To avoid synthetic colorings commonly used in the dyeing process, the Spiruwheel concept invites the dyeing artisan to see the chromatic circle in a new light through a coloring bio-resource: spirulina. Spirulina contains three main pigments: green (chlorophyll), red (carotenoids) and blue (phycocyanin). This fast growing micro-algae requires only few water and can be cultivated locally in urban areas.

After going through a re-reading of the traditional dyeing recipes along with the dyeing workshop of the Manufacture des Gobelins (Paris, France), the dyeing artisan could bring his own knowledge and savoir-faire to this new resource. A new method of cold dyeing by diffusion on wool fiber was born from this collaboration.

In order to support research on Spiruwheel, a small scale laboratory make available all the natural resources needed to experiment on this durable dyeing method. A usage scenario make it possible to arrange one’s own spirulina dyeing recipe and to soak a wool fabric in the preparation. Then, the samples are hung so that the dyeing can diffuse on the fabric. This small laboratory is a research tool with pedagogical value. Thanks to the organization of workshops it allows to raise awareness both among the artisans and the amateurs about the dyeing by diffusion method.

Today the Atelier Sumbiosis keeps on cultivating and extracting coloring molecules of spirulina within the communautary laboratory La Paillasse (Paris, France) and works on a brand new Spiruwheel color chart to point out the color variations of this bio-material.

Spiruwheel partnerships

  • Sylvie Cikalleshi, dyeing Workshop Manager at the Manufacture des Gobelins
  • Amance Corat, Algaculture Project Manager at the CEVA (Center of Study and Processing of Algae)

The atelier Sumbiosis organizes seminars and offers its biodesign consulting services for professionals in the textile sector, as well as workshop offers for all audiences from October 2019.
For more information: atelier.sumbiosis(at)gmail.com

Carolyn Raff with Carolyn Raff Studio

Germany

Photo an_ocean_full_of_opportunities by Carolyn Raff Studio // ©Messe Frankfurt

Website: www.carolynraff.de
Instagram: @an_ocean_full_of_opportunities

Carolyn Raff Studio is a multidisciplinary design studio, based near Stuttgart. The focus is on creating sustainable solutions for Textile and Fashion Designers with unique natural materials.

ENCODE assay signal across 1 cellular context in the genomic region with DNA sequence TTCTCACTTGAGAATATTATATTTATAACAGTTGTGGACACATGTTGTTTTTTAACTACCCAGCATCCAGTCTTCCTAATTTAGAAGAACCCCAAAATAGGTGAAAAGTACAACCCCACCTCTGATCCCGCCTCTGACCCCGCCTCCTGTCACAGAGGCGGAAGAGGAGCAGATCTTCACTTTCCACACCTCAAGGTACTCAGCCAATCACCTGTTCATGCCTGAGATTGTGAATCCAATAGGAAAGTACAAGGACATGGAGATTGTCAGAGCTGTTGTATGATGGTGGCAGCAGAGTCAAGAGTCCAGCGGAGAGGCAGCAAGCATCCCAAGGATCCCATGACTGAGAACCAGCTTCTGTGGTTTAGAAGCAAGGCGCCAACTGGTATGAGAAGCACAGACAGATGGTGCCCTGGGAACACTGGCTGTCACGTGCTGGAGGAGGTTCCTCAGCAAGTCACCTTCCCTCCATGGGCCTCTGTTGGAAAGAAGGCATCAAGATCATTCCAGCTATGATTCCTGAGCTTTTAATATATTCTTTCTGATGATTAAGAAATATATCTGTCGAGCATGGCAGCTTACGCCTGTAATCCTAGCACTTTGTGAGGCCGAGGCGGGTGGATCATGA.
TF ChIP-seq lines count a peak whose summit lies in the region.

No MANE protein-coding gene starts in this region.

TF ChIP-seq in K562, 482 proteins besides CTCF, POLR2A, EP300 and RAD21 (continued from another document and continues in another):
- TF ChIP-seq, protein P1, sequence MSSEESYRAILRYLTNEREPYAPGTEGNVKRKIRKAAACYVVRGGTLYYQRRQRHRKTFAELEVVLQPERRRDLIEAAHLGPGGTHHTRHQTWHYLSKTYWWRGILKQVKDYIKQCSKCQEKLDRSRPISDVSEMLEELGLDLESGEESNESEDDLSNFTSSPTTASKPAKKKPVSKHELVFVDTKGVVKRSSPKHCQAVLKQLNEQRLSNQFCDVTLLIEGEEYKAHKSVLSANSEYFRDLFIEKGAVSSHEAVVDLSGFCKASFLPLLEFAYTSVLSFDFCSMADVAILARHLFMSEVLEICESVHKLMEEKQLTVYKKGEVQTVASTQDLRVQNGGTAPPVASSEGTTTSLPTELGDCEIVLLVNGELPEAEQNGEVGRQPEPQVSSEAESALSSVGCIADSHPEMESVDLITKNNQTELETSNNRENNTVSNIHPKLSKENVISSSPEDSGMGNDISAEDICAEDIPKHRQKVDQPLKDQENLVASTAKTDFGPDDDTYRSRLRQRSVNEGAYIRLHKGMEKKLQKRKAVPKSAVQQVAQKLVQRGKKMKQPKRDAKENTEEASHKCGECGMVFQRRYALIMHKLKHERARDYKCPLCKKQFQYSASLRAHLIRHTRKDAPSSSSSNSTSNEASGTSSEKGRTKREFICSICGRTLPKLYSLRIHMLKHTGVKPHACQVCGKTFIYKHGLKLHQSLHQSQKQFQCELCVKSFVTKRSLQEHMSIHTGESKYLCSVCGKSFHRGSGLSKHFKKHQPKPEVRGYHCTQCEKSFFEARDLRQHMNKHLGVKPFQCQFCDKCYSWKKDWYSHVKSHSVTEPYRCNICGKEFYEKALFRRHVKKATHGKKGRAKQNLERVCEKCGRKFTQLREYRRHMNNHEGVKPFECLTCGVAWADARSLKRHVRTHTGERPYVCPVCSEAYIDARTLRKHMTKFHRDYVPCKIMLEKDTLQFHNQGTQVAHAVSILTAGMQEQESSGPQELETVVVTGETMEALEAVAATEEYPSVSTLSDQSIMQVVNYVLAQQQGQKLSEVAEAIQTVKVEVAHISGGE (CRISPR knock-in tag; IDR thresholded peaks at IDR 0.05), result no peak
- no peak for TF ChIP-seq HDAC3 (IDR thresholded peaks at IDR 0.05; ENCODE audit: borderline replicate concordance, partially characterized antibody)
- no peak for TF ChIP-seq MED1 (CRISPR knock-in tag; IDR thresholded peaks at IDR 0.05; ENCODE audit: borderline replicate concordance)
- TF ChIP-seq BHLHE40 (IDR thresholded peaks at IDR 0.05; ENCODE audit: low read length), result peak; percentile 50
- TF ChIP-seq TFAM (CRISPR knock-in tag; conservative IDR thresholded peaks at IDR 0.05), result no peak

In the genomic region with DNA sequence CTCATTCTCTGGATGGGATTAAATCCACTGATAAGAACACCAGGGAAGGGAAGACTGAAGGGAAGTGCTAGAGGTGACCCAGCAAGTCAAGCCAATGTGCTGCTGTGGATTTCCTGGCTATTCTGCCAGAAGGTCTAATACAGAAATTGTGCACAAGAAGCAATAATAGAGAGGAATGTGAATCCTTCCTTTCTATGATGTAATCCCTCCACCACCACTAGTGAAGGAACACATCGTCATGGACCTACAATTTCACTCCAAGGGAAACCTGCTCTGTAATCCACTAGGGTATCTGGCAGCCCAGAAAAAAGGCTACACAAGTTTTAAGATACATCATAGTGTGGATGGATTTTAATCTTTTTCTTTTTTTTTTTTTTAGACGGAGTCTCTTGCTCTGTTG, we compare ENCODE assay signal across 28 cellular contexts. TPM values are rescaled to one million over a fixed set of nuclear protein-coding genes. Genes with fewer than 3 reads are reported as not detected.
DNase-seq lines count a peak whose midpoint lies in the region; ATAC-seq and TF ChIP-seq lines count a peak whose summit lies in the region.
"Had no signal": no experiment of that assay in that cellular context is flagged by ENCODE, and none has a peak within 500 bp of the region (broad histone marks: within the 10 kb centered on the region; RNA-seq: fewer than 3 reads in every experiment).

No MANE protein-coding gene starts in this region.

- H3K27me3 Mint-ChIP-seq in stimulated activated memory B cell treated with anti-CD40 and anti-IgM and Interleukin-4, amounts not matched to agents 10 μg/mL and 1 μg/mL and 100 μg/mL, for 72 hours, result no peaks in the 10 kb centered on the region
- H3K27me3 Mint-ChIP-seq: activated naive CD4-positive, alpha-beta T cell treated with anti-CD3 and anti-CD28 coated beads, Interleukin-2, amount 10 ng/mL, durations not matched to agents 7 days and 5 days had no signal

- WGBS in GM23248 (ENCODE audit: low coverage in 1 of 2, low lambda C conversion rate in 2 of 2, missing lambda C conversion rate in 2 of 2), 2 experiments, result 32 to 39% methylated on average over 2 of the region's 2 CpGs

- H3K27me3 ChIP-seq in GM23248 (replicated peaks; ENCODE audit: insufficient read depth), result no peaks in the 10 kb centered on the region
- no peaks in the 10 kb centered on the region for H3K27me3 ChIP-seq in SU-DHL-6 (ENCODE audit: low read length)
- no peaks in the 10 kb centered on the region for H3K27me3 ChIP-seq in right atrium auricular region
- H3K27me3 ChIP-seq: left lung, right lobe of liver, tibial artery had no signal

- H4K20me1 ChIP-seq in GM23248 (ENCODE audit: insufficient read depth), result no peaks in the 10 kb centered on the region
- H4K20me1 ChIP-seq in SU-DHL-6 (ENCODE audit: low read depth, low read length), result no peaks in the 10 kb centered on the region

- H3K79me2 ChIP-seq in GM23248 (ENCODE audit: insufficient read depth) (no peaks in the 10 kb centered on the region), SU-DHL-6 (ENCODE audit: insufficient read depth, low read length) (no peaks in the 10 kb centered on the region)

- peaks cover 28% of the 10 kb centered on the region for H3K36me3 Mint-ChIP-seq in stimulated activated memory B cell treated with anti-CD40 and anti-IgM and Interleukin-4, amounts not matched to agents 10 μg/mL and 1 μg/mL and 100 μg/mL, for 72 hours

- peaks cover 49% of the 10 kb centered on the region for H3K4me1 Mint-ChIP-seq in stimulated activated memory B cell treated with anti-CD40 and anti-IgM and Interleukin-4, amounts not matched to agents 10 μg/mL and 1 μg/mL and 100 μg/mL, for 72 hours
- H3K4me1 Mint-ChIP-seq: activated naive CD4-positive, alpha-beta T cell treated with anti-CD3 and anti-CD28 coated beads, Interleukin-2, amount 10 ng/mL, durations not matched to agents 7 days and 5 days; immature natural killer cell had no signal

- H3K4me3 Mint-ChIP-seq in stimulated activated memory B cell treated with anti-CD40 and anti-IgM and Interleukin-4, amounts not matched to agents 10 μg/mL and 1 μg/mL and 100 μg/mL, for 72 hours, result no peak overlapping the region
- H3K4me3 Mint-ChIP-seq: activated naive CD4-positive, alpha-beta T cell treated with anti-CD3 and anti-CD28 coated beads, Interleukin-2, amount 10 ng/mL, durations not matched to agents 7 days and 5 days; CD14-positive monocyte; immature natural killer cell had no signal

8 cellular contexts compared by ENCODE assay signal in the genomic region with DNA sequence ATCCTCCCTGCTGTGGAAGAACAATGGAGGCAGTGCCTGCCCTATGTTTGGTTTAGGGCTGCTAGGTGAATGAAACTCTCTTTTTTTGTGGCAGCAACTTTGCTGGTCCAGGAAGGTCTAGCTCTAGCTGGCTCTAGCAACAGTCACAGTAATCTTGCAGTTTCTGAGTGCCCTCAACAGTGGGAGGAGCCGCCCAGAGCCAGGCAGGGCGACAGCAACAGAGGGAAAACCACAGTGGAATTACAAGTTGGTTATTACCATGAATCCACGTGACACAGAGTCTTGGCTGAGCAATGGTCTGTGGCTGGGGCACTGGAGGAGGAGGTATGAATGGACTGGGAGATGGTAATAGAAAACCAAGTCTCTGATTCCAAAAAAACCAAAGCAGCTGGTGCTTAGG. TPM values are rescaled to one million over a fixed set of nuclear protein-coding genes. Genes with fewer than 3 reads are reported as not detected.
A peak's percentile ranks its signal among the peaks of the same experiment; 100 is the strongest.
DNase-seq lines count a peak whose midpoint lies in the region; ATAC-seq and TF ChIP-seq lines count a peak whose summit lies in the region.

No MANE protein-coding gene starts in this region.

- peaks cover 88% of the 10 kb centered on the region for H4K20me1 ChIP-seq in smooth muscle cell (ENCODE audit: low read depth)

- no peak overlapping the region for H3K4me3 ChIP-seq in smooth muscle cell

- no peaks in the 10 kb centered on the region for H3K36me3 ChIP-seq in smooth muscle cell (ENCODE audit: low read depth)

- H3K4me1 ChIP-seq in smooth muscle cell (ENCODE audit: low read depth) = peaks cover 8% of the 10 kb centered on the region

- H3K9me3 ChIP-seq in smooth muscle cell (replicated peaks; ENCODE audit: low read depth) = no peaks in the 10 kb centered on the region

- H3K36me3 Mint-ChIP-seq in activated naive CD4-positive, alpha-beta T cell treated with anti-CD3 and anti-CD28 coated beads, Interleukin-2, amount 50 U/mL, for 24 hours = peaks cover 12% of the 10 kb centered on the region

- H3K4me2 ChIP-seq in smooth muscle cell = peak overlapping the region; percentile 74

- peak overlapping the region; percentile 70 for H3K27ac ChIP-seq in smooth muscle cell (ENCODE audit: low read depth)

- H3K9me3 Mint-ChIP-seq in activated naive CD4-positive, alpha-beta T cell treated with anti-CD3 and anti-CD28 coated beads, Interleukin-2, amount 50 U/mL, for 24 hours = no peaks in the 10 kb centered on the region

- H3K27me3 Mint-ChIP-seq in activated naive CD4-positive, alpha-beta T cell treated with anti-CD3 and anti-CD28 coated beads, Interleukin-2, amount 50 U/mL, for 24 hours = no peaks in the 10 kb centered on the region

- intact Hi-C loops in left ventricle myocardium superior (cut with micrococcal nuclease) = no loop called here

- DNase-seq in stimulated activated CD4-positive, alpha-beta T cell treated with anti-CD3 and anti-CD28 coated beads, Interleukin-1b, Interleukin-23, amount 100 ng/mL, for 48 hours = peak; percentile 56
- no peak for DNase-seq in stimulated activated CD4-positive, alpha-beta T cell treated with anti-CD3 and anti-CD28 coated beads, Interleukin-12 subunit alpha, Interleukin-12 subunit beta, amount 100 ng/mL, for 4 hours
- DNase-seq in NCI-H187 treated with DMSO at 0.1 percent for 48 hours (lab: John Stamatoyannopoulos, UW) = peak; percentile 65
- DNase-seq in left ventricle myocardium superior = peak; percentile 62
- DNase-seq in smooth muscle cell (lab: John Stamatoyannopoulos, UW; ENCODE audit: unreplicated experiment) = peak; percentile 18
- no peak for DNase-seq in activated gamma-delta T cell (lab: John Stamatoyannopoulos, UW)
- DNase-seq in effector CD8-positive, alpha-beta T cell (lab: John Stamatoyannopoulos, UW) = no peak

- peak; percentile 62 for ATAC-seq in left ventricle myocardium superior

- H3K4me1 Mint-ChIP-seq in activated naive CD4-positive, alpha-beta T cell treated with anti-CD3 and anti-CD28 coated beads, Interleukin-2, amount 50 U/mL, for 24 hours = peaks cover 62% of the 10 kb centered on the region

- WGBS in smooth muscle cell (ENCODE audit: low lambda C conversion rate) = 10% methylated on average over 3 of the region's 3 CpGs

An ocean full of opportunities“ is a research project about the usage of different types of algae and algae based products to create sustainable sequins. The complete biodegradable biopolymer is mainly made from Agar Agar, an algae based gelatin substitute. It can be produced in a variety of shades, structures and looks. The bioploymer can be dyed with natural dyed like carmine, turmeric and algae dyes such as astaxanthin and phycocyanin. The 3-dimensional sequins are a product of this experimental approach on finding sustainable options for fashion.

Carolyn Raf Studio participated in the Biodesign Here Now exhibition organized during the London Design Festival by Open Cell London ! Presented as “the event for Biodesign, the future of materials, manufacturing, architecture & fashion. This exhibition will give a first taste of the field of Biodesign — from sustainable pollination to grown fashion to personal medicines”, by its organizers.

Biofabricate with Biofabricate 2018

United States of America

Promotional video Biofabricate 2018 // © Biofabricate

Website: https://www.biofabricate.co/
Instagram: @biofabricate
Twitter: @Biofabricate_

Biofabricate was founded in 2014. Our team of designers and bioengineers combines 45 years of deep expertise in material innovation and biofabrication. We’ve worked on the inside at start-ups and in the biotech and consumer industries. We are singularly situated to support leading brands, organizations, and companies — revealing how design can leverage biology as a technology to create more sustainable products. We translate what we’ve learned along the way, in house and in industry, to bring about a material revolution and a more sustainable future for all.

Biofabricate consists of three pillars: Design, Consult, Learn. Under our ‘Learn’ pillar we run the annual Biofabricate summit, which is focused on ‘grown’ materials at the intersection of design, biology, and technology. We nurture collaboration in the biofabrication field, share knowledge with other industries, build community, and accelerate innovation. The summit is the leading platform for the emerging consumer biotech industry to provide updates, unveil prototypes, and launch new products.

The 2019 Summit will take place on December 5th in London! This is a first, since previous editions were held in New York (USA). You can buy your tickets on the biofabricate website. This is a unique opportunity to discover the latest advances in the field of biofabrication, in addition to a series of conferences with representatives of companies and start-ups.

Bolt Threads with Mylo

United States of America

MYLO by Bolt Threads // © Bolt Threads

Website: https://boltthreads.com/
Instagram: @boltthreads

Mycelium is the branching underground structure of mushrooms. It grows as tiny threads that form vast networks under the forest floor.